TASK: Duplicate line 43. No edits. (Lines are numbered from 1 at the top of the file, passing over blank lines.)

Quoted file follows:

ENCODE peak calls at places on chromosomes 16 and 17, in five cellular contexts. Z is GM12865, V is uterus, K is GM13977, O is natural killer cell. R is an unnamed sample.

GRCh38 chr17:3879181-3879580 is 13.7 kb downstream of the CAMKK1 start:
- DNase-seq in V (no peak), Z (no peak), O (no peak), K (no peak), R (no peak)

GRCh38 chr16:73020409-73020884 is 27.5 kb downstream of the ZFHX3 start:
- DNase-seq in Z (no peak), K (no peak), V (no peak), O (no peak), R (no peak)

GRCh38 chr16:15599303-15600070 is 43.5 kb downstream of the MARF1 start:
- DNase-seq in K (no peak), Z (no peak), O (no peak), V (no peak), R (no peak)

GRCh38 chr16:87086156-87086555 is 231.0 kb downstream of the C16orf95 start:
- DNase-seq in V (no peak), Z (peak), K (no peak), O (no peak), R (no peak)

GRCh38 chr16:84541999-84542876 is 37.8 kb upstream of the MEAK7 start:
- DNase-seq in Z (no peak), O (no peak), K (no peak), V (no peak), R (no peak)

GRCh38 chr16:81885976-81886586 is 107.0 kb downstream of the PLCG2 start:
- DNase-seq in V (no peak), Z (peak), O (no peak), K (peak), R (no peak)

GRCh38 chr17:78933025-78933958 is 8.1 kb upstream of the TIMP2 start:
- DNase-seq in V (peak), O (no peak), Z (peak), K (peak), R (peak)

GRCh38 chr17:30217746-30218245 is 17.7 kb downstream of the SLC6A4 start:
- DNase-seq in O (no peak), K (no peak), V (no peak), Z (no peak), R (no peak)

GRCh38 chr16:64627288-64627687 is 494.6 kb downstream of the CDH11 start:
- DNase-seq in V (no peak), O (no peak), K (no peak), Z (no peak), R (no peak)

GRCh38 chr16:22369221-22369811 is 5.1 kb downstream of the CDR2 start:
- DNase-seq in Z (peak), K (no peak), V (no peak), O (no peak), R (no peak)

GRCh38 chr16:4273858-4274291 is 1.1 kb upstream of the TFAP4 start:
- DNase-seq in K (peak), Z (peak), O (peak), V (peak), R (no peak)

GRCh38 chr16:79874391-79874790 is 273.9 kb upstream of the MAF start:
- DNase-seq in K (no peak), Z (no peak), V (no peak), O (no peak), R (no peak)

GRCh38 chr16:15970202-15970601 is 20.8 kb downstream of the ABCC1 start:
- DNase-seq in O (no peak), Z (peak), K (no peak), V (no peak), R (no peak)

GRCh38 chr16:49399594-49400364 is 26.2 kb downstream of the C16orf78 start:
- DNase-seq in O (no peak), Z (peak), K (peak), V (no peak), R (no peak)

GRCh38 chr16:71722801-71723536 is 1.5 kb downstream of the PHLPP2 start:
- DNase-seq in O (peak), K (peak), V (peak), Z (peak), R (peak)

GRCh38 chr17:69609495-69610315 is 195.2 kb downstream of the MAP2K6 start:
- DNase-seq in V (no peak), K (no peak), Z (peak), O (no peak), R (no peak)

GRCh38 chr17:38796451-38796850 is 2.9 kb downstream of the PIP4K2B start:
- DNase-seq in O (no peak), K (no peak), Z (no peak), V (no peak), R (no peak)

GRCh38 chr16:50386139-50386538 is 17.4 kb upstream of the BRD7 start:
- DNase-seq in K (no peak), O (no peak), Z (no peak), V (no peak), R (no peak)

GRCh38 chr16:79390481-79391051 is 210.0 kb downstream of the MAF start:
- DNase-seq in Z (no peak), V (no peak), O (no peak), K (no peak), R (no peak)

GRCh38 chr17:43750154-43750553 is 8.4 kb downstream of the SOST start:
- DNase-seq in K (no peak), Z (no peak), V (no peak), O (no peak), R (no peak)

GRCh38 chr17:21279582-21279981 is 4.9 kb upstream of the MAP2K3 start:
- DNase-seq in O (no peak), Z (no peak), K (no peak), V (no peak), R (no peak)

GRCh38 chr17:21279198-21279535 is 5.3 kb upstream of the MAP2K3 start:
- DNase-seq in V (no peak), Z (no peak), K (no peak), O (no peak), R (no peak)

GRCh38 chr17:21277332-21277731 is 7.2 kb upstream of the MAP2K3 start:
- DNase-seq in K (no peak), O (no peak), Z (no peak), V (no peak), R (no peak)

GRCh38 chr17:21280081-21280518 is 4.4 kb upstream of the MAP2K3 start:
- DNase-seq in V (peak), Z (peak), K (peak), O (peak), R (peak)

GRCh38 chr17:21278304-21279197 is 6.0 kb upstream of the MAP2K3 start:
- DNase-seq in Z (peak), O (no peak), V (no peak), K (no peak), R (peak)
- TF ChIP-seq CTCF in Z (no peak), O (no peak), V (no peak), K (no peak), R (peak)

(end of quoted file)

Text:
- DNase-seq in O (no peak), Z (no peak), K (no peak), V (no peak), R (no peak)